MAN WHO REPORTEDLY SUPPLIED LEWIS WITH BANNED SUBSTANCE CLAIMS HE NEVER SAW RAVENS’ LB USE IT: The man who reportedly supplied Ray Lewis with deer antler spray can’t confirm the Baltimore Ravens linebacker ever used the stuff.

Sports Illustrated reported Tuesday that Lewis sought help from a company called Sports With Alternatives To Steroids (SWATS), which says its deer-antler spray and pills contain a naturally occurring banned product connected to human growth hormone.

Mitch Ross spoke for nearly an hour outside the Super Bowl media center Friday in a bizarre session that revealed very little about his connection with Lewis. The linebacker has denied ever using the substance.

Asked if Lewis ever tried deer antler spray, Ross said, “I never saw him put it in his mouth.”

Ross said some Ravens players used his “performance chips” in the playoffs. Those are not banned by the NFL.

$100M COIN TOSS: The stat of the day today is about gambling on a simple question: Heads or tails? Bettors worldwide are expected to wager $100 million on that coin toss outcome at the Super Bowl.

That’s according to gambling expert R.J. Bell of Pregame.com, which tracks betting trends in casinos in Nevada and elsewhere.

Bell says in the past 46 Super Bowls, the coin has fallen heads 23 times and tails 23 times. But the NFC has won 14 of the past 15 Super Bowl tosses.

Suckers might think that means the Ravens are due for the AFC, but Baltimore’s chances of winning the toss this time: Still 50 percent.

ROONEY RULE DEBACLE: Despite eight coaching vacancies and openings for seven general managers, no minorities were hired for the NFL’s most high-profile positions this off-season. Goodell says that’s unacceptable.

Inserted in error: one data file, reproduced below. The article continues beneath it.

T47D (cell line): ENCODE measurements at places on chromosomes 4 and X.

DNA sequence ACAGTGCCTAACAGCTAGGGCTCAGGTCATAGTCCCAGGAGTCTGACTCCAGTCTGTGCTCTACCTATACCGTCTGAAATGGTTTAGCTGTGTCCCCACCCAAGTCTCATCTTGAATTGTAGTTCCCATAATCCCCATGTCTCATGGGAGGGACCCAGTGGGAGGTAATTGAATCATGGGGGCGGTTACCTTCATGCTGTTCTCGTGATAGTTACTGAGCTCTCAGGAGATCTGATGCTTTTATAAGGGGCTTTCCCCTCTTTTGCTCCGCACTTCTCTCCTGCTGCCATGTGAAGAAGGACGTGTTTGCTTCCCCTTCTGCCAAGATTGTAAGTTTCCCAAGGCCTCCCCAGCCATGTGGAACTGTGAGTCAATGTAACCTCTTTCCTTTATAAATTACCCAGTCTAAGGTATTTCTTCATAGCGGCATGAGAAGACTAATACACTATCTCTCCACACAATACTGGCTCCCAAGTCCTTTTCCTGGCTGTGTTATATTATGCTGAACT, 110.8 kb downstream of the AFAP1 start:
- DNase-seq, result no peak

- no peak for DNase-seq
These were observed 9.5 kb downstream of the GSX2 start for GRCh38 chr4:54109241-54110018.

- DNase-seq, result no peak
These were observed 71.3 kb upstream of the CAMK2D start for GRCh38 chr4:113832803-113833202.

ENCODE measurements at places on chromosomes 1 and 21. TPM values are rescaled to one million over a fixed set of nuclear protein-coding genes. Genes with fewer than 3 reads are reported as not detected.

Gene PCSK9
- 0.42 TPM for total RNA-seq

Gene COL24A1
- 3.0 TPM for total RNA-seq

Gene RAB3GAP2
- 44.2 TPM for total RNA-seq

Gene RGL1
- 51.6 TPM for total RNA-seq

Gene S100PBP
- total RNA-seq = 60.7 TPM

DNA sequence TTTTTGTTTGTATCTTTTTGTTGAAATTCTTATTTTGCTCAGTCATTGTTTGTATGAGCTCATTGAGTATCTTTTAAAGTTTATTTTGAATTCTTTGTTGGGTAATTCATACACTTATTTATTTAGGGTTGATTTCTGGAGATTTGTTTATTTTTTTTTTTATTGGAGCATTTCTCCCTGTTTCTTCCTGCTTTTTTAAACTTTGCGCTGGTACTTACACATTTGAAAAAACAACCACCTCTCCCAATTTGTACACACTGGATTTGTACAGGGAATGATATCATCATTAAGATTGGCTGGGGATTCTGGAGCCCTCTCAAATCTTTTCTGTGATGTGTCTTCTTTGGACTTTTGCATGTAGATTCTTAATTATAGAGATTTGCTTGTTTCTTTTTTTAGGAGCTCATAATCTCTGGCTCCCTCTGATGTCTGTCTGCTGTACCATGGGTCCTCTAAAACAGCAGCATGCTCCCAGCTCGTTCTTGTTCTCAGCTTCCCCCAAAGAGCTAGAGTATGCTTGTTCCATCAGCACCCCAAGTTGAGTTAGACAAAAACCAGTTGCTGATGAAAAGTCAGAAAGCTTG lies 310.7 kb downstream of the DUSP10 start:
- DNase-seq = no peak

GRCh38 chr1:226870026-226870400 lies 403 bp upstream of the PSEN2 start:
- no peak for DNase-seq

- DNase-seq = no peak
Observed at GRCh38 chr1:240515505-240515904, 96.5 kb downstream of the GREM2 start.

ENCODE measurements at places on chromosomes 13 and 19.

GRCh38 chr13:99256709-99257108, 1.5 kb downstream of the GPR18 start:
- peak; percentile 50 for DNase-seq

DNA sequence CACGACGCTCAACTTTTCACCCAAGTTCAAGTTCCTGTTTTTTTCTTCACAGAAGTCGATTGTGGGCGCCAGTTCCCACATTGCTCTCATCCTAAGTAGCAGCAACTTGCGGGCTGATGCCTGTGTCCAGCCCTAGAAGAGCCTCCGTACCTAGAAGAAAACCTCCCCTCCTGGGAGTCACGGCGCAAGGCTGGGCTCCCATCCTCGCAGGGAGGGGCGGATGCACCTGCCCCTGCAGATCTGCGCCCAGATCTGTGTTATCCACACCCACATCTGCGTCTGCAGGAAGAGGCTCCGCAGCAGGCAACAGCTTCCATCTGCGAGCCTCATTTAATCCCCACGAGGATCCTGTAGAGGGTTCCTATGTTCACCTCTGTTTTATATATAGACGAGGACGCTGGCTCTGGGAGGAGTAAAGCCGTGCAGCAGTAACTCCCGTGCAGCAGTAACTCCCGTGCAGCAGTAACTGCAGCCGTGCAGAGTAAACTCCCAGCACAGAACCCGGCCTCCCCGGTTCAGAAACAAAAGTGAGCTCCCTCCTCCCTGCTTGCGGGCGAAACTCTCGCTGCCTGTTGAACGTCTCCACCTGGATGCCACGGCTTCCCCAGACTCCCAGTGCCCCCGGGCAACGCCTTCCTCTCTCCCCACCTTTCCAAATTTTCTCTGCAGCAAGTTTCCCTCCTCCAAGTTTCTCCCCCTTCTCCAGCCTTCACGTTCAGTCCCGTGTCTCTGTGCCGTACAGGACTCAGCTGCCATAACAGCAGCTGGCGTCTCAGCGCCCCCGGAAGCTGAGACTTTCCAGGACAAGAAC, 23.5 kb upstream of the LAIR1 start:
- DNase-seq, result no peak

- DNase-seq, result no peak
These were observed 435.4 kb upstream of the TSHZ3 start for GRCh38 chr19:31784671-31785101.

“There was full compliance of the Rooney Rule. In fact, I believe there were a record number of interviews,” Goodell said. “But we didn’t have the outcome we wanted. It’s very important to the success of the league to do that, and we’re committed to find that solution.”

Goodell said the league needs to look at whether the rule needs to be expanded or adapted.


Nearby Eufaula has another presence in Super Bowl XLVII

EUFAULA, Ala. — One Southwest Alabama town that sits just 70 miles from Albany will again have a presence in the Super Bowl.

Rookie linebacker Courtney Upshaw will play for Baltimore on Sunday against San Francisco. Last year another former Eufaula High standout, Jerrel Jernigan, was a rookie return man for the Super Bowl champion New York Giants.

Eufaula Mayor Jack Tibbs said Friday his town of about 13,000 residents is “known for our fishing, but we’re quickly becoming known for our football.”

Eufaula held a parade last July to honor three former Eufaula athletes who won titles. Upshaw was defensive MVP of Alabama’s BCS Championship game win last January. Jernigan got a Super Bowl ring and Terran Condrey helped Baylor win a national title in women’s basketball.

Tibbs says the town will likely have another parade even if the Ravens lose.

HOF DEBATE: One of the liveliest debates this weekend in New Orleans could be not about the Super Bowl itself, but on whether late Baltimore Ravens owner Art Modell should be enshrined in the Pro Football Hall of fame.

In Cleveland, many fans haven’t forgiven Modell for deciding to relocate his Browns franchise to Baltimore 17 years ago. But his supporters contend he helped create America’s most popular sport.

Modell will be considered for enshrinement along with coach Bill Parcells, former 49ers owner Eddie DeBartolo Jr., single-season sacks leader Michael Strahan, offensive linemen Jonathan Ogden and Larry Allen, defensive tackle Warren Sapp, running back Jerome Bettis, wide receivers Cris Carter, Tim Brown and Andre Reed, defensive standouts Charles Haley and Kevin Greene, guard Will Shields and defensive back Aeneas Williams.

Also up for consideration, two senior nominees: defensive tackle Curley Culp and linebacker Dave Robinson.

Voters will select between four and seven new members.